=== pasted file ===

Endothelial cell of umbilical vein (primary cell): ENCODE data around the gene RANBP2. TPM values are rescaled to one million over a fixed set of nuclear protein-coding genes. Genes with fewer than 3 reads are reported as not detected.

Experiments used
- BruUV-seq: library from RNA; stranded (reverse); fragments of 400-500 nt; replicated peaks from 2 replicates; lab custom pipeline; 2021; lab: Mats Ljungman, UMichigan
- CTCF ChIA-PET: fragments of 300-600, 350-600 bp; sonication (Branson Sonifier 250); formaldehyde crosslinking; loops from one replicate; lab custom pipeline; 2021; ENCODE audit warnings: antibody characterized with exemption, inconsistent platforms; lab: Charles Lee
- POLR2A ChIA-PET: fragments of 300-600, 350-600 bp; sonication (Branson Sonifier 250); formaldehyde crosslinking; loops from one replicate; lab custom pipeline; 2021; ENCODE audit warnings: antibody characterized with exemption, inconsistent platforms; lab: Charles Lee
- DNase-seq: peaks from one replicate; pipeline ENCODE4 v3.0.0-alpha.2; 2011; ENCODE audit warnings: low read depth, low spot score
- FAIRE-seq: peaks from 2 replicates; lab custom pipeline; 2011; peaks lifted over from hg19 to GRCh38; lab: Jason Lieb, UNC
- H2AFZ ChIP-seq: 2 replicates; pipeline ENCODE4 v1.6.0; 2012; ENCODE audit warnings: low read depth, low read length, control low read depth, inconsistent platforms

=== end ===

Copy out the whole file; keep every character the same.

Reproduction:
Endothelial cell of umbilical vein (primary cell): ENCODE data around the gene RANBP2. TPM values are rescaled to one million over a fixed set of nuclear protein-coding genes. Genes with fewer than 3 reads are reported as not detected.

Experiments used
- BruUV-seq: library from RNA; stranded (reverse); fragments of 400-500 nt; replicated peaks from 2 replicates; lab custom pipeline; 2021; lab: Mats Ljungman, UMichigan
- CTCF ChIA-PET: fragments of 300-600, 350-600 bp; sonication (Branson Sonifier 250); formaldehyde crosslinking; loops from one replicate; lab custom pipeline; 2021; ENCODE audit warnings: antibody characterized with exemption, inconsistent platforms; lab: Charles Lee
- POLR2A ChIA-PET: fragments of 300-600, 350-600 bp; sonication (Branson Sonifier 250); formaldehyde crosslinking; loops from one replicate; lab custom pipeline; 2021; ENCODE audit warnings: antibody characterized with exemption, inconsistent platforms; lab: Charles Lee
- DNase-seq: peaks from one replicate; pipeline ENCODE4 v3.0.0-alpha.2; 2011; ENCODE audit warnings: low read depth, low spot score
- FAIRE-seq: peaks from 2 replicates; lab custom pipeline; 2011; peaks lifted over from hg19 to GRCh38; lab: Jason Lieb, UNC
- H2AFZ ChIP-seq: 2 replicates; pipeline ENCODE4 v1.6.0; 2012; ENCODE audit warnings: low read depth, low read length, control low read depth, inconsistent platforms